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“We passed the school where children played

At wrestling in a ring;

We passed the fields of gazing grain,

We passed the setting sun” (Dickinson 9-12).


I really like how Dickinson describes this scene.  One can see the speaker looking back over her life.  She remembers her childhood days full of games and fun.  Then she moves on to her middle age years with “the fields of gazing grain,” and lastly on to old age with “the setting sun.”  The imagery really allows the reader to imagine someone appreciating and considering the past.  It almost makes me nostalgic about my own memories. 


Juliana Cox said:

I also noticed this. I was going to blog about this is mine, but I thought you did a good job explaining the different stages of her life.

I enjoyed this passage as well. The carriage is almost like a time machine--the narrator is looking back on her life. The imagery is really beautiful here. This is not a terrifying carriage ride; it's a peaceful one. It really gives us the narrator's perception on death. Great analysis, Greta. :)

Kaitlin Monier said:

I thought the same about this quote, but I did not think of it as her nostalgia. That is a good point. It seems like she is experiencing the your-life-passes-through-your-eyes-before-you-die thing.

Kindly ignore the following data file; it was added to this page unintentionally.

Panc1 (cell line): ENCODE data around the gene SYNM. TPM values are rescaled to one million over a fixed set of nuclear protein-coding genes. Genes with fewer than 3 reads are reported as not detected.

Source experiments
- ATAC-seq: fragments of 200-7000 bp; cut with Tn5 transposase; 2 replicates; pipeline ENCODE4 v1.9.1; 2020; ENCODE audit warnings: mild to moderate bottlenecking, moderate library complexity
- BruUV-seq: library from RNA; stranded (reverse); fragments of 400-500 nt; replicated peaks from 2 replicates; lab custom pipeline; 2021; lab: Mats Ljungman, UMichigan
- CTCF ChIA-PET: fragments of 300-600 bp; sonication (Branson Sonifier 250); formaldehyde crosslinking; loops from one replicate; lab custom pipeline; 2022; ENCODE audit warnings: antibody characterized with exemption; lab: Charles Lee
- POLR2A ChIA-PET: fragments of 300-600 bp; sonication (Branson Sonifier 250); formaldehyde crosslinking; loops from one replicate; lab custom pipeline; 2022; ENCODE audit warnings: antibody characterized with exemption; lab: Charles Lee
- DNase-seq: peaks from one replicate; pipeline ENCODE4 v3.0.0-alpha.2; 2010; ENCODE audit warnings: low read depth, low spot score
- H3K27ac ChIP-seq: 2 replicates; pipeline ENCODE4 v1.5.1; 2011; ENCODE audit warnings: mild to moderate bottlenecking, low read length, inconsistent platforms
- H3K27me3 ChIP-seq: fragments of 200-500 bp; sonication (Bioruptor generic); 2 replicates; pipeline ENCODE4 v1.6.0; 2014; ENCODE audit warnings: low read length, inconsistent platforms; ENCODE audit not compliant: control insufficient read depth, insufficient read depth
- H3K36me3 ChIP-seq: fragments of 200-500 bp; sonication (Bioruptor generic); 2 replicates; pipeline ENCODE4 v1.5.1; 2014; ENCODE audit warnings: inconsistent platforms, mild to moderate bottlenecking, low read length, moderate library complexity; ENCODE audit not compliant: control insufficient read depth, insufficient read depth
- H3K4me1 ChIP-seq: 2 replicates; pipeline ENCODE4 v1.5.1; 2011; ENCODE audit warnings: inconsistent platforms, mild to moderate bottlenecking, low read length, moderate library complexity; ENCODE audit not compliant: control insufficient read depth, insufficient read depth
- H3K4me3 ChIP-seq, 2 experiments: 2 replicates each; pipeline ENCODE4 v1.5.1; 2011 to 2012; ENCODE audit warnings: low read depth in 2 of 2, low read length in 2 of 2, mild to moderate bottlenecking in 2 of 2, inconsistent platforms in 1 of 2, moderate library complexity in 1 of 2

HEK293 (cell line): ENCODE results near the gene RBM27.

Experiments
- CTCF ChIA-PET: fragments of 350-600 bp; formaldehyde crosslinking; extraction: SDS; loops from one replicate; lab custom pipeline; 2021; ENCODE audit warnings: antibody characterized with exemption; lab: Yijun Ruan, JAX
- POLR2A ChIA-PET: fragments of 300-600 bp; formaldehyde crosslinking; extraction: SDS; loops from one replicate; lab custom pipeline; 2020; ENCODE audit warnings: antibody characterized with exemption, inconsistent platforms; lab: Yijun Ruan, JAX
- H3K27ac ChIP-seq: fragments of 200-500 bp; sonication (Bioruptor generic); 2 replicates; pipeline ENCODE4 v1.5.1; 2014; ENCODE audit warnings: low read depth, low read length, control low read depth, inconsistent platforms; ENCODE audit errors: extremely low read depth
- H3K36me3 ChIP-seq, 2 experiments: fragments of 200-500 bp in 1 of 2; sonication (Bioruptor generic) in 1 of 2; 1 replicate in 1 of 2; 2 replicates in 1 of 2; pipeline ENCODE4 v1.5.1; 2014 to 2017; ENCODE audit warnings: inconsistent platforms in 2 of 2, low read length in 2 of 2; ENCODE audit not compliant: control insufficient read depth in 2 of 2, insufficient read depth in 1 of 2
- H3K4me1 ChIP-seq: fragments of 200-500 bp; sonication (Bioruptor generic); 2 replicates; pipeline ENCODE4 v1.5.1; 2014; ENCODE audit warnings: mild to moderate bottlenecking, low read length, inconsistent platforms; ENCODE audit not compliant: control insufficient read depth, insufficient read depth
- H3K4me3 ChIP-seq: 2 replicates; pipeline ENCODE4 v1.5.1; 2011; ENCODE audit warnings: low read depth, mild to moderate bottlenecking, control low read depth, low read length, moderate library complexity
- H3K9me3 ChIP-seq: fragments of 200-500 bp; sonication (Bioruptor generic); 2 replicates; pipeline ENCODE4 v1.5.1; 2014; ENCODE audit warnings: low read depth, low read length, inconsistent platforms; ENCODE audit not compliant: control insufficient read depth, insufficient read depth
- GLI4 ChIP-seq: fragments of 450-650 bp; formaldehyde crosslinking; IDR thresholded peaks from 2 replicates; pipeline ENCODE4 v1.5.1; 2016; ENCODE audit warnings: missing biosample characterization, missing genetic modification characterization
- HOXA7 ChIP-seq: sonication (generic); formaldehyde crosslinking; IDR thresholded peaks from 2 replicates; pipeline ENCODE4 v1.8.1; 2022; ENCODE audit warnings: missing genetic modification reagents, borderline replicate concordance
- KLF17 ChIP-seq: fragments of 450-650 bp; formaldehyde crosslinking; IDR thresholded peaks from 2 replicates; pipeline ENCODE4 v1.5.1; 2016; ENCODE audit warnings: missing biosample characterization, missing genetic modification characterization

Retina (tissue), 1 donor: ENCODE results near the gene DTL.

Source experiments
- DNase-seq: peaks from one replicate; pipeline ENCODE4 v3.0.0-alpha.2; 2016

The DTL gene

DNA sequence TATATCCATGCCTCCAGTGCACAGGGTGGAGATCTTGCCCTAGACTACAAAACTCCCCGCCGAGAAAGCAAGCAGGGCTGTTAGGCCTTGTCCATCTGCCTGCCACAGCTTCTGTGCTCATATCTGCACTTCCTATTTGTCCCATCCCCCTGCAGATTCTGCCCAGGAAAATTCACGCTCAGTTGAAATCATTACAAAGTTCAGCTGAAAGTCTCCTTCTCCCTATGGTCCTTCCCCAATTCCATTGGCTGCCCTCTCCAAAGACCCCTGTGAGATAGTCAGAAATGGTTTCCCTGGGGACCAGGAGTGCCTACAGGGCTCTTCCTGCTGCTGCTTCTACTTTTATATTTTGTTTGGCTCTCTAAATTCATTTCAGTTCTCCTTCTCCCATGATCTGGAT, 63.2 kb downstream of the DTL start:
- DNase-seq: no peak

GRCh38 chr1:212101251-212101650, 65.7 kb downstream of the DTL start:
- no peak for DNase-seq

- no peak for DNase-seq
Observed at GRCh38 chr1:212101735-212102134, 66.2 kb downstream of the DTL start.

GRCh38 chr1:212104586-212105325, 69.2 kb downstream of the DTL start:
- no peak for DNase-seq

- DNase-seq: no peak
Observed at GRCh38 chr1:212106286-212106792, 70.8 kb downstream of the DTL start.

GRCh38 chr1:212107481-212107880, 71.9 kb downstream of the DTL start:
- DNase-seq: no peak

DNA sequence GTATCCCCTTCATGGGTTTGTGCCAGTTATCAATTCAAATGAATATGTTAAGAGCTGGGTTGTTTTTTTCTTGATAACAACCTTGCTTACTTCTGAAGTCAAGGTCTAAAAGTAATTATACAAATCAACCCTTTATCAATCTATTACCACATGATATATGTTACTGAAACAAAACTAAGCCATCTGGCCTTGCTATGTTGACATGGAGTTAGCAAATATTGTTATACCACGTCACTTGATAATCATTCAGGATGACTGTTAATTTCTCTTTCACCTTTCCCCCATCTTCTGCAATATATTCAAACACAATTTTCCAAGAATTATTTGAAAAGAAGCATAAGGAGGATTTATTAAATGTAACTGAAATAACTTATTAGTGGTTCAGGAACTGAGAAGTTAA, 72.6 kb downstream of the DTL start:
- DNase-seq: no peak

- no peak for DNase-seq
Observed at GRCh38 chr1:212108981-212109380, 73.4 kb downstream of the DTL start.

Jeanine O'Neal said:

I made this same observation. Each line represents a different stage of one's life.

Ally Hall said:

I also thought about this quote a lot. I thought it was interesting that she would write a stanza, starting first with childhood and then ending it with the setting sun meaning her death. I didn't really think about it as Dickinson being nostalgic though.

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Recent Comments

Ally Hall on Nostalgia: I also thought about this quot
Jeanine O'Neal on Nostalgia: I made this same observation.
Kaitlin Monier on Nostalgia: I thought the same about this
Lauren Miller on Nostalgia: I enjoyed this passage as well
Juliana Cox on Nostalgia: I also noticed this. I was goi